Assessment of the methods used to develop vitamin d and calcium recommendations—a systematic review of bone health guidelines

Zhaoli Dai, Joanne E. McKenzie, Sally McDonald, Liora Baram, Matthew J. Page, Margaret Allman-Farinelli, David Raubenheimer, Lisa A. Bero

Research output: Contribution to journalReview ArticleResearchpeer-review

11 Citations (Scopus)


Background: There are numerous guidelines developed for bone health. Yet, it is unclear whether the differences in guideline development methods explain the variability in the recommendations for vitamin D and calcium intake. The objective of this systematic review was to collate and compare recommendations for vitamin D and calcium across bone health guidelines, assess the methods used to form the recommendations, and explore which methodological factors were associated with these guideline recommendations. Methods: We searched MEDLINE, EMBASE, CINAHL, and other databases indexing guidelines to identify records in English between 2009 and 2019. Guidelines or policy statements on bone health or osteoporosis prevention for generally healthy adults aged ≥40 years were eligible for inclusion. Two reviewers independently extracted recommendations on daily vitamin D and calcium intake, supplement use, serum 25 hydroxyvitamin D [25(OH)D] level, and sunlight exposure. They assessed guideline development methods against 25 recommended criteria in the World Health Organization (WHO) handbook for guideline development. Additionally, they identified types of evidence underpinning the recommendations. Results: we included 47 eligible guidelines from 733 records: 74% of the guidelines provided vitamin D (200~600–4000 IU/day) and 70% provided calcium (600–1200 mg/day) recommendations, 96% and 88% recommended vitamin D and calcium supplements, respectively, and 70% recommended a specific 25(OH)D concentration. On average, each guideline met 10 (95% CI: 9–12) of the total of 25 methodological criteria for guideline development recommended by the WHO Handbook. There was uncertainty in the association between the methodological criteria and the proportion of guidelines that provided recommendations on daily vitamin D or calcium. Various types of evidence, including previous bone guidelines, nutrient reference reports, systematic reviews, observational studies, and perspectives/editorials were used to underpin the recommendations. Conclusions: There is considerable variability in vitamin D and calcium recommendations and in guideline development methods in bone health guidelines. Effort is required to strengthen the methodological rigor of guideline development and utilize the best available evidence to underpin nutrition recommendations in evidence-based guidelines on bone health.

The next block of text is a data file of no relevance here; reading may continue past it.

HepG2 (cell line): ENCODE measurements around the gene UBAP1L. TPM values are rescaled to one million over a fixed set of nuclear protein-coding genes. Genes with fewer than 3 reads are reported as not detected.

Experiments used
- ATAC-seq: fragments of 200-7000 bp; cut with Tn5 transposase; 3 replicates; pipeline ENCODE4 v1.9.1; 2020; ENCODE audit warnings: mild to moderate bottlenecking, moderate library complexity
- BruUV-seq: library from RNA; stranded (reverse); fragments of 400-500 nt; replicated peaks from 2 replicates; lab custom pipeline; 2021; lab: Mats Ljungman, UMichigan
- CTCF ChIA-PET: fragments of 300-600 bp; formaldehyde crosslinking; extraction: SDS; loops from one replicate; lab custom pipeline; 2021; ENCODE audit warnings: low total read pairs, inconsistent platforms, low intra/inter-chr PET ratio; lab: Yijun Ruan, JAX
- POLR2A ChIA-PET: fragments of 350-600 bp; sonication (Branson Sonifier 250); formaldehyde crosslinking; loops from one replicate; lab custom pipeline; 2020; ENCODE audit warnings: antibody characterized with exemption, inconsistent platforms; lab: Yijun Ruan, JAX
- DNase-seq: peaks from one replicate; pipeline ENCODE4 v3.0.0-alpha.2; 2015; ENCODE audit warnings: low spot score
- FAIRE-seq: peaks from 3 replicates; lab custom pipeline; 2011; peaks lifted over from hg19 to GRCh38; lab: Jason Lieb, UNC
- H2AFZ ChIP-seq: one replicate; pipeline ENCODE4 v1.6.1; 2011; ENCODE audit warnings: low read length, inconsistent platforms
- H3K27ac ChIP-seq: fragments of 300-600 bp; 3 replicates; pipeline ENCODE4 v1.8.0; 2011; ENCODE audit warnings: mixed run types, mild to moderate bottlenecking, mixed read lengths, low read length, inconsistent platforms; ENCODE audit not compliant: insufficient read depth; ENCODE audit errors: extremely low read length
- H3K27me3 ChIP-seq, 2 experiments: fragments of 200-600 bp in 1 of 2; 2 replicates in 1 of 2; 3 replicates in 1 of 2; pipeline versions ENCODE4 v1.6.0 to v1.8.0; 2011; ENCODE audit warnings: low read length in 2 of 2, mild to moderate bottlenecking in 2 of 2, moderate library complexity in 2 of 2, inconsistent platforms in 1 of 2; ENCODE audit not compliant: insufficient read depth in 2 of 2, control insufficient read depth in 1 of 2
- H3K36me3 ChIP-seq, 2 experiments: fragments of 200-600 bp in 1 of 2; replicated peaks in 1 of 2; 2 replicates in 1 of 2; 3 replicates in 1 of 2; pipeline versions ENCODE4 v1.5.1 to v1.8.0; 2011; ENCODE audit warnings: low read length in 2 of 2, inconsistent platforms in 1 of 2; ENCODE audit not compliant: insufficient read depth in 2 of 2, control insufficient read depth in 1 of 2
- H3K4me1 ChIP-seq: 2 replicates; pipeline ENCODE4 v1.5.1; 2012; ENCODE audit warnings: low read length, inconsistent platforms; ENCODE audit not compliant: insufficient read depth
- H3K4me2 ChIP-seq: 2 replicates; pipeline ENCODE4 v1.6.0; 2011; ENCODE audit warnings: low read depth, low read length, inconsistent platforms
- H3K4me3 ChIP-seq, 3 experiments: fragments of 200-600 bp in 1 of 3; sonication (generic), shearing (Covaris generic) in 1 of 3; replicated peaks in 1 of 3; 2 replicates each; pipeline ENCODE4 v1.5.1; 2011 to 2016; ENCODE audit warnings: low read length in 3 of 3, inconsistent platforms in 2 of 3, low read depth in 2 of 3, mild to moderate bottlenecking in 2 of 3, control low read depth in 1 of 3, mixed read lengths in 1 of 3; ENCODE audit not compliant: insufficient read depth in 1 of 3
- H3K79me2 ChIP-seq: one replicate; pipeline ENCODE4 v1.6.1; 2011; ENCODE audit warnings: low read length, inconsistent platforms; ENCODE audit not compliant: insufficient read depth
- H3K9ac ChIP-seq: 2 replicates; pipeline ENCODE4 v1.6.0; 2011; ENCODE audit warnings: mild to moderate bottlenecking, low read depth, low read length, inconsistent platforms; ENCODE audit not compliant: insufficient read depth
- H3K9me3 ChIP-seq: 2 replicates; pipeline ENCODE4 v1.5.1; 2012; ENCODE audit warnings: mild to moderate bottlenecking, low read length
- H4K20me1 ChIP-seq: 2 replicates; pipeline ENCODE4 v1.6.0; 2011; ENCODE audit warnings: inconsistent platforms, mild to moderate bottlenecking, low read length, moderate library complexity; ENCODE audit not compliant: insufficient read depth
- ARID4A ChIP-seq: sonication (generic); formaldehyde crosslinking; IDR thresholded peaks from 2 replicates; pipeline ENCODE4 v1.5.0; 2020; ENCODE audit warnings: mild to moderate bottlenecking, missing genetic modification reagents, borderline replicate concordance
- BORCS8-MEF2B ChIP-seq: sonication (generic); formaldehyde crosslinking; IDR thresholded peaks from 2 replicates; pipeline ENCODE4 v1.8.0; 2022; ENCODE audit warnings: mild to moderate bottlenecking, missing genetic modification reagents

Original languageEnglish
Article number2423
Number of pages18
Issue number7
Publication statusPublished - Jul 2021


  • Calcium
  • Evidence-based guidelines
  • Guideline development methods
  • Osteoporosis prevention
  • Public health
  • Vitamin D

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